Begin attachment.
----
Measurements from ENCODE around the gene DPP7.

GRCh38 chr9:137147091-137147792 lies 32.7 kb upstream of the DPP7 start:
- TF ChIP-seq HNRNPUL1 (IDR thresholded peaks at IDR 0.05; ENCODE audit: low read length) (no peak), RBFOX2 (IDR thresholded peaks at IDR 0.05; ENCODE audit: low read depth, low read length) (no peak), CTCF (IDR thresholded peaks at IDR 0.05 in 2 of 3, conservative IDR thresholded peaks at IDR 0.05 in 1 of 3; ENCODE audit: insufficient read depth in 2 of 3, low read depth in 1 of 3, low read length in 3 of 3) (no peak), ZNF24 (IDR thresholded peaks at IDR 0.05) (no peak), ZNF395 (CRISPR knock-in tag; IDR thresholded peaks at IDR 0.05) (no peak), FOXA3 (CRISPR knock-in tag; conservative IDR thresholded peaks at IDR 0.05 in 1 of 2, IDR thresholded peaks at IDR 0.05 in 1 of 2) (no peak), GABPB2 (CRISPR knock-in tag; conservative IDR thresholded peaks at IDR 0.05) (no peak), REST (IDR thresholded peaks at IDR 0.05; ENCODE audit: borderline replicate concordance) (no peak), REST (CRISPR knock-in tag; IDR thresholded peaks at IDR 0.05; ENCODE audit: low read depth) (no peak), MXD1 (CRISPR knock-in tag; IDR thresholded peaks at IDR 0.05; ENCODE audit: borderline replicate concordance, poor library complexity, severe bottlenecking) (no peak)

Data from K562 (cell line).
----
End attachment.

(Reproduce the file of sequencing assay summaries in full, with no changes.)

Measurements from ENCODE around the gene DPP7.

GRCh38 chr9:137147091-137147792 lies 32.7 kb upstream of the DPP7 start:
- TF ChIP-seq HNRNPUL1 (IDR thresholded peaks at IDR 0.05; ENCODE audit: low read length) (no peak), RBFOX2 (IDR thresholded peaks at IDR 0.05; ENCODE audit: low read depth, low read length) (no peak), CTCF (IDR thresholded peaks at IDR 0.05 in 2 of 3, conservative IDR thresholded peaks at IDR 0.05 in 1 of 3; ENCODE audit: insufficient read depth in 2 of 3, low read depth in 1 of 3, low read length in 3 of 3) (no peak), ZNF24 (IDR thresholded peaks at IDR 0.05) (no peak), ZNF395 (CRISPR knock-in tag; IDR thresholded peaks at IDR 0.05) (no peak), FOXA3 (CRISPR knock-in tag; conservative IDR thresholded peaks at IDR 0.05 in 1 of 2, IDR thresholded peaks at IDR 0.05 in 1 of 2) (no peak), GABPB2 (CRISPR knock-in tag; conservative IDR thresholded peaks at IDR 0.05) (no peak), REST (IDR thresholded peaks at IDR 0.05; ENCODE audit: borderline replicate concordance) (no peak), REST (CRISPR knock-in tag; IDR thresholded peaks at IDR 0.05; ENCODE audit: low read depth) (no peak), MXD1 (CRISPR knock-in tag; IDR thresholded peaks at IDR 0.05; ENCODE audit: borderline replicate concordance, poor library complexity, severe bottlenecking) (no peak)

Data from K562 (cell line).